Levels of Vitamin B12 and Homocysteine in Pre-Eclamptic Patients with and Without Placenta Abruption
Keywords:Preeclampsia, Vitamin B12, Homocysteine, Placenta abruption
This study aimed to determine vitamin B12 and homocysteine levels in pre-eclamptic patients with and without placenta abruption.
A case-control study comprised 60 participants (cases n =30 and control n = 30) ages 17-28 years to evaluate the correlation between vitamin B12 and homocysteine. Each participant was interviewed for data collection regarding their age, education, income, gestation weeks, and family history of hypertension and their blood pressure, urinary albumin, height, weight, and body mass index in kg/m2 (BMI). Blood samples (5 ml) were collected from each subject through sterilized syringes; 3 ml of blood was transferred to the ETDA tube and 2 ml into the clot activator Gel tube. Each sample was centrifuged and stored at -20C. Vitamin B12 and homocysteine ELISA kits were used for measuring the vitamin B12 as well as homocysteine levels in each blood sample. Vitamin B12 was analyzed by Chemiluminescent Microparticle Intrinsic Factor assay. For both Vitamin B12 and homocysteine analysis, a commercially available ARCHITECH kit was used. SPSS version 26.0 was used.
It was observed that vitamin B12 in both cases and control were the most frequent. In case twenty-three (77%) and control twenty-two (73%) are in the normal range. Five (17%) and seven (23%) are deficient in both case and control, respectively. Only two (7%) and one (3%) had a high vitamin b12 in the case and control, respectively. On the other hand, none of the cases was deficient with homocysteine, while only three (3%) in control were deficient with homocysteine. Three (10%) and six (20%) had high homocysteine levels than normal in the case and control, respectively.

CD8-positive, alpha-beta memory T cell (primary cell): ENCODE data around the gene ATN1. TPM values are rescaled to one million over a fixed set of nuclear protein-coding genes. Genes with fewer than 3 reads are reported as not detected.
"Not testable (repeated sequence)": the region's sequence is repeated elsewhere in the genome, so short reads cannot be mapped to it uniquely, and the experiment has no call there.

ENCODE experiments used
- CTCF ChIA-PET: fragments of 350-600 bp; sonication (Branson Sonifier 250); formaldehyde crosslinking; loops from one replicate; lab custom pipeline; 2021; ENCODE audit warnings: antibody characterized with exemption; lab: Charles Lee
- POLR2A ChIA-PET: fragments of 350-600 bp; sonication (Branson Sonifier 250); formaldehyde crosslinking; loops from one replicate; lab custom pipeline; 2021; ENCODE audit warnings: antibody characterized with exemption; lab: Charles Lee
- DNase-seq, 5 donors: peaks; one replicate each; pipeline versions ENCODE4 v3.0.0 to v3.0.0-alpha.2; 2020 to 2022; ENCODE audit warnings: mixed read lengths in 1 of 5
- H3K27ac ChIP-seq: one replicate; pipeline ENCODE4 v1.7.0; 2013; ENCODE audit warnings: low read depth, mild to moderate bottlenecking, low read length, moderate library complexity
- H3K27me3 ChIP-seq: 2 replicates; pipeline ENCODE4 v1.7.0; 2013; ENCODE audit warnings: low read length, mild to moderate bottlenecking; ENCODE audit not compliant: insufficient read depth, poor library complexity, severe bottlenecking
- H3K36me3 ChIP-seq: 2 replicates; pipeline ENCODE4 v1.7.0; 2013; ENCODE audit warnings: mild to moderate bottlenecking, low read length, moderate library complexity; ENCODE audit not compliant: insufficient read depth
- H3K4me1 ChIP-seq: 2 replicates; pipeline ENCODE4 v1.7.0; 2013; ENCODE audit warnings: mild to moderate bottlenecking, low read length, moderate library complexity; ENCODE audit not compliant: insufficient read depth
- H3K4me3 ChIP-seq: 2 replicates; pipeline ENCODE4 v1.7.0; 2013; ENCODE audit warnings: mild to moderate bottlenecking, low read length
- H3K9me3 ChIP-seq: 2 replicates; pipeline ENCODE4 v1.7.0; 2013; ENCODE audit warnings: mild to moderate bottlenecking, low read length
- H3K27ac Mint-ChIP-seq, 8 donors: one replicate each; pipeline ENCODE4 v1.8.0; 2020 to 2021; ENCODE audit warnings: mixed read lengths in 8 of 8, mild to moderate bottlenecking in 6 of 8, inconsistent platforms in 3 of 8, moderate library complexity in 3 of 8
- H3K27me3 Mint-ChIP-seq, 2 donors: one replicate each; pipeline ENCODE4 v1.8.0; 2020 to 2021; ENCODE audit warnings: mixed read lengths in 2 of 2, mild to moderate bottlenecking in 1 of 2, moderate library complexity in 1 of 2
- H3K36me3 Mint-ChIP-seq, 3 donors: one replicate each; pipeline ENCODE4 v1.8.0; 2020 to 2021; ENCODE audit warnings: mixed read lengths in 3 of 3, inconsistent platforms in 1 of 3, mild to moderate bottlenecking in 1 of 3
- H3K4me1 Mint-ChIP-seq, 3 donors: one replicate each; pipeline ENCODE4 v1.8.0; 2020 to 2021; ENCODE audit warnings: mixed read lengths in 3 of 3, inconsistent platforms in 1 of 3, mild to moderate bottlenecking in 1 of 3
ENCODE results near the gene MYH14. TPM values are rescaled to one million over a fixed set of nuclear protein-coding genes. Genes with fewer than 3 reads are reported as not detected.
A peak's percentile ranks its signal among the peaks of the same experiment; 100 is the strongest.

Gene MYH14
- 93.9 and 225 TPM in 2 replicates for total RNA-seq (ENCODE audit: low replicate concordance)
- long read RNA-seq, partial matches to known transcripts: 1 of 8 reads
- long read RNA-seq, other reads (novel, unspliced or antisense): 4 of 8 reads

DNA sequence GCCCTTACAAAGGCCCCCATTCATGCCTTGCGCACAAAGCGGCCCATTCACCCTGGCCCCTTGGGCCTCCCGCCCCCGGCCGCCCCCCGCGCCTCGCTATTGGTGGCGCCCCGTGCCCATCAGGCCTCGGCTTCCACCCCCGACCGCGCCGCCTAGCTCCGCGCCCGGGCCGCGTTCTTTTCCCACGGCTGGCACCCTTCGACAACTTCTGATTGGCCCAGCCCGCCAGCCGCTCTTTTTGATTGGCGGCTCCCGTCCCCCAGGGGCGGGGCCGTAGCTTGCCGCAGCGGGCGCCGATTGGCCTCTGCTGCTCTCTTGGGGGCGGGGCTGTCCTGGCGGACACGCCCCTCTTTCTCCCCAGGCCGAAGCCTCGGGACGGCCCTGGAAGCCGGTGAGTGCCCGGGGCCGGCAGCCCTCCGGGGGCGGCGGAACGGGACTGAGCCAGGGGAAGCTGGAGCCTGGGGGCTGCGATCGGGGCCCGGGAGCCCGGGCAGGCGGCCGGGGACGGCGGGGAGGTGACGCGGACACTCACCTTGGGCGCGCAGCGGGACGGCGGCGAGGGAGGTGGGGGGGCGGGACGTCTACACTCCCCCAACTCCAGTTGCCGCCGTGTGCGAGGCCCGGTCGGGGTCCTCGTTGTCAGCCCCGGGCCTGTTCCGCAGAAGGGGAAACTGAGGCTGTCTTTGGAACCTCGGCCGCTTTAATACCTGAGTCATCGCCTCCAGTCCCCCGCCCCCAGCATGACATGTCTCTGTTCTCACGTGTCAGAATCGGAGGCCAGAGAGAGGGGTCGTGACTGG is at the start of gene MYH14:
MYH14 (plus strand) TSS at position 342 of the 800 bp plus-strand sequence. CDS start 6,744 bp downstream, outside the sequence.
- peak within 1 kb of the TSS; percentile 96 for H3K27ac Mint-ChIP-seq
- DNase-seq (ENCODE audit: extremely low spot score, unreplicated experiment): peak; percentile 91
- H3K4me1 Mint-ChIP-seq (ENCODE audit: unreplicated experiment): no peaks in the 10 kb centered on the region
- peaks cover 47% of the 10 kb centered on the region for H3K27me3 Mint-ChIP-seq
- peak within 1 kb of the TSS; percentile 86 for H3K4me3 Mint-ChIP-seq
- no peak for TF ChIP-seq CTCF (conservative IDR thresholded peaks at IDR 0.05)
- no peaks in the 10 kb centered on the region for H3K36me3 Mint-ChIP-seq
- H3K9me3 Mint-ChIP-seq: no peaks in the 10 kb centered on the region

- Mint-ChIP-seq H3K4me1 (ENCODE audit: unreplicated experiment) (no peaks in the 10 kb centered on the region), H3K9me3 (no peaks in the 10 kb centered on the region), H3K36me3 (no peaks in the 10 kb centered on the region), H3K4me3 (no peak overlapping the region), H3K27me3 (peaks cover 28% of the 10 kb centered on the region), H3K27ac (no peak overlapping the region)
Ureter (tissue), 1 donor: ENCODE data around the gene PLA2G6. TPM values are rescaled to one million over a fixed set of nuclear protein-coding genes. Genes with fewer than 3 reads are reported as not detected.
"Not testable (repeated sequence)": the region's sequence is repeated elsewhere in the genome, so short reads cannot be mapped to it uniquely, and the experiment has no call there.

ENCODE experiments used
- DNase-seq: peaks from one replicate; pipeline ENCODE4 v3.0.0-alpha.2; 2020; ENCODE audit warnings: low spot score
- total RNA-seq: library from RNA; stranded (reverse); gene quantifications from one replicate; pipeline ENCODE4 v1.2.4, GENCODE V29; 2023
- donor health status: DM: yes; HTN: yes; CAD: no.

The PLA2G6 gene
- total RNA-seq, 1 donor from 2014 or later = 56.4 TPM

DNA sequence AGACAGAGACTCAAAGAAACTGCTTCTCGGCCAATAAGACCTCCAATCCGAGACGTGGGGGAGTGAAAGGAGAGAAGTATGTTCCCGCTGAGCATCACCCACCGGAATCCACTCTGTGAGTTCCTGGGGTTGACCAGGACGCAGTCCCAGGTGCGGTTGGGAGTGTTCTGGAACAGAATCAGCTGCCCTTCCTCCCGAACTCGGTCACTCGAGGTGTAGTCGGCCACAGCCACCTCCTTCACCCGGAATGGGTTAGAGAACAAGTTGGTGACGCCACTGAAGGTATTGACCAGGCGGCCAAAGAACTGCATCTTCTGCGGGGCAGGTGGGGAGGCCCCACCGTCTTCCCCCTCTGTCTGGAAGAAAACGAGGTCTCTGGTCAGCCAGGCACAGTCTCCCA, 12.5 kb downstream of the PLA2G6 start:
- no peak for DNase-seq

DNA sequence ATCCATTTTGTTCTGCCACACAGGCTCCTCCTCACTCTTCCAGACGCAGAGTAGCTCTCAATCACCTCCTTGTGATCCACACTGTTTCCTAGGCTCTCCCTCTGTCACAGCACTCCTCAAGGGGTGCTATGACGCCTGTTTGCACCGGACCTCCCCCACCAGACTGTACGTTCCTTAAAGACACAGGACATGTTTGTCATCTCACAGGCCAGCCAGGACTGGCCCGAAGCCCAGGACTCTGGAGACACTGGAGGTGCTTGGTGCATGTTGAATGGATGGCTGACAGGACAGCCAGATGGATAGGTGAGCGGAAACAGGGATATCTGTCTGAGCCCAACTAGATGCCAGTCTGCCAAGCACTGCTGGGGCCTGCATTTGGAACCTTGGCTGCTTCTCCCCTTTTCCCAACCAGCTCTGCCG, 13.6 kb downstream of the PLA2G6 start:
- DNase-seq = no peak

Our results highlight the importance of Vitamin B12 and homocysteine in pregnancy. Further large-scale studies should evaluate the relationship between Vitamin B12 and homocysteine in pre-eclampsia and abruption.
Roberts JM, August PA, Bakris G, Barton JR, Bernstin IM, American College of Obstetricians and Gynecologists. Task force on hypertension in pregnancy. Hypertension in Pregnancy. Obstetrics & Gynaecology. 2013 Nov;122(5):1122-31
Belay AS, Wudad T. Prevalence and associated factors of pre-eclampsia among pregnant women attending anti-natal care at Mettu Karl referal hospital, Ethiopia: cross-sectional study. Clinical hypertension. 2019 Dec;25(1):1-8
Tranquilli A, Dekker G, Magee L, Roberts J, Sibai BM, Steyn W, Zeeman GG, Brown MA. The classification, diagnosis and management of the hypertensive disorders of pregnancy: a revised statement from the ISSHP. Pregnancy Hypertension: An International Journal of Women's Cardiovascular Health. 2014 Apr 1;4(2):97-104
Magnus P, Trogstad L. Pre-eclampsia research in the Norwegian mother and child cohort study. Norsk epidemiologi. 2014 Dec 29;24(1-2).
Shiozaki A, Saito S. Risk factors for preeclampsia. InPreeclampsia 2018 (pp. 3-25). Springer, Singapore